The consumption of functional drinks, containing vitamins, taurine, caffeine, and herbal extracts is increasing, as demonstrated by their large market growth.1) Although the ingredients of functional drinks are being investigated in various studies on behavior or lifespan, few studies have investigated the relationship between behavior, lifespan, and the antioxidant activity of vitamin and energy drinks. Therefore, we aimed to investigate the effects of functional drinks, as well as their major ingredients, on behavior patterns, survival, and antioxidant activity using the well-characterized study model species D. melanogaster.
In the present study, we utilized commercial drinks to investigate significant difference in locomotor activity during subjective nighttime and daytime (Fig. 1). Taurine, which is present in energy drinks, significantly decreased the subjective nighttime and daytime activity compared with the normal and ascorbic acid. In contrast, caffeine significantly increased subjective nighttime activity as compared to that in the normal, ascorbic acid, and taurine groups. The active ingredients in vitamin drinks, such as ascorbic acid are essential for collagen and carnitine and acts as co-factor for the enzyme dopamine-β-hydroxylase.16) Furthermore, ascorbic acid inhibits T-cells apoptosis and maintains T-cell proliferation to enhance immune responses.17) Also, Lin et al. reported the interaction of caffeine and/or taurine on locomotion and sleep of Drosophila, and addressed the potential impact of energy drink consumption.10) Taurine is the second most abundant amino acid in the mammalian brain and is also present in mushroom bodies (MBs) in Drosophila.18) It GABAA receptor agonists (GABAA-Rs or Rdl) and associated activation of glycine receptors (Gly-Rs), result in cellular membrane stability and modulation of intracellular calcium levels.19) Caffeine in energy drinks inhibits adenosine receptors and also increases levels of epinephrine, which can positively affect physical and mental performance.20)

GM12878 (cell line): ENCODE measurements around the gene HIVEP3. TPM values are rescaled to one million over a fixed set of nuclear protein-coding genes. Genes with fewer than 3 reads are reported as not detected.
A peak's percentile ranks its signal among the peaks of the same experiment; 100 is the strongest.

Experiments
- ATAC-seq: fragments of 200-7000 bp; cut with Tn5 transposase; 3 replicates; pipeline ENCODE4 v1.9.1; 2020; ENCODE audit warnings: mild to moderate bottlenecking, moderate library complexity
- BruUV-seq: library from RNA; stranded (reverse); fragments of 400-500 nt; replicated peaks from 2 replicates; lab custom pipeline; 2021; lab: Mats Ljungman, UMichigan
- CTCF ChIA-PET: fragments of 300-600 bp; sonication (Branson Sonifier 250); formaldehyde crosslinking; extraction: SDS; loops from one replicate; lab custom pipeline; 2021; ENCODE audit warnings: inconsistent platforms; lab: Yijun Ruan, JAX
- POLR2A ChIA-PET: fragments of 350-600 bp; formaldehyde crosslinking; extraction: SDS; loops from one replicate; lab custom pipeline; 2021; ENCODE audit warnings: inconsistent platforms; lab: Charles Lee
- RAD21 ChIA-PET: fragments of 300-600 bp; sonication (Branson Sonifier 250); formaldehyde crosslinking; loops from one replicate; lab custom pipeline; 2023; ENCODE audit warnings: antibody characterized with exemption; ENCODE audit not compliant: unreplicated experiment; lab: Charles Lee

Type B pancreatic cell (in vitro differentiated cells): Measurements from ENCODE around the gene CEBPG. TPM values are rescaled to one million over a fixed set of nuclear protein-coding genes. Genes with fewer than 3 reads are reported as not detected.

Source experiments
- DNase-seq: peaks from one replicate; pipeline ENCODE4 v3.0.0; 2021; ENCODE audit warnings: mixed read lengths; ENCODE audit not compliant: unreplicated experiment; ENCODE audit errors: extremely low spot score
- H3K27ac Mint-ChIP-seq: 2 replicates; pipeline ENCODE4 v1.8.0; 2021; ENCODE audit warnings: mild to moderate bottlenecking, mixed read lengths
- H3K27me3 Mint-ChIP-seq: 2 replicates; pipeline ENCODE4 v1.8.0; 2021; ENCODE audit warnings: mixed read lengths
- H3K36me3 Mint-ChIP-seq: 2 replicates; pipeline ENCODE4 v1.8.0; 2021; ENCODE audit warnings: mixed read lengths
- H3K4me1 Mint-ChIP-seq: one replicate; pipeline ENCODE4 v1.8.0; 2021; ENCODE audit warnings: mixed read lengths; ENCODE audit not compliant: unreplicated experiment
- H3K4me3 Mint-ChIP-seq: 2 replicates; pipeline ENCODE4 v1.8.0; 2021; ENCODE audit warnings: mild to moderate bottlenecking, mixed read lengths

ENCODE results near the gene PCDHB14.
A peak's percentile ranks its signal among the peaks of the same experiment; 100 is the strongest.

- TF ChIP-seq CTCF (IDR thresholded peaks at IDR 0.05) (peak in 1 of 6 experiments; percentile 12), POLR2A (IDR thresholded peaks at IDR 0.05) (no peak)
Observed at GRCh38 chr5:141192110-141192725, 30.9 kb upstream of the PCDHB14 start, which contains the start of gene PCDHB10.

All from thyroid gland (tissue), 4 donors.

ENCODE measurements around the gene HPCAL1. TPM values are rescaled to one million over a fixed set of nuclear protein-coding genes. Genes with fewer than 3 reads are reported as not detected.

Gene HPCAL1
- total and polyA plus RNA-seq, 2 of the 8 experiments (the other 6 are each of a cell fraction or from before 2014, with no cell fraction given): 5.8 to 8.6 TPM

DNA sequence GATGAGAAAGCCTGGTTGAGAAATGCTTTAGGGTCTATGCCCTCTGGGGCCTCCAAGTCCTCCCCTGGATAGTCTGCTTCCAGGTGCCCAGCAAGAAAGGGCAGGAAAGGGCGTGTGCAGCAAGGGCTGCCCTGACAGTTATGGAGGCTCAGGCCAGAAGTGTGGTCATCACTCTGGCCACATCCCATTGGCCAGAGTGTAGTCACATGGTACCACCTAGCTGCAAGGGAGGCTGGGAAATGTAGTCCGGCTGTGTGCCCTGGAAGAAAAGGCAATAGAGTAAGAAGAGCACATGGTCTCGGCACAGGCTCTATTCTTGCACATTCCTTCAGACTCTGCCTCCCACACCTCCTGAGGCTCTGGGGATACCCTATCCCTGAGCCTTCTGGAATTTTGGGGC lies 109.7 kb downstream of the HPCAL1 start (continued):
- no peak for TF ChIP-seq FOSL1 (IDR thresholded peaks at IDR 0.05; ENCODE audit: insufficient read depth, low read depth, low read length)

We also demonstrated the dose-dependent effects of drink ingredients on locomotor activity in fruit flies, and showing that high levels of taurine and caffeine altered locomotor activity during both the subjective nighttime and daytime of the circadian rhythm (Fig. 2). In addition, we assessed the dose-dependent effects of ascorbic acid, taurine, and caffeine on climbing ability (Fig. 3). The climbing ability of fruit flies induced by taurine and caffeine supplementation might be associated with the mitigation and arousal effect. These results are consistent with those of a previous report showing that taurine reduces locomotor activity in a dose-dependent manner while caffeine increases locomotor activity.10) It is well known that circadian rhythms are fundamental biological phenomena resulting from molecular genetic mechanisms known as circadian clocks, our results indicated that taurine and caffeine might exert biological effects on the circadian rhythm.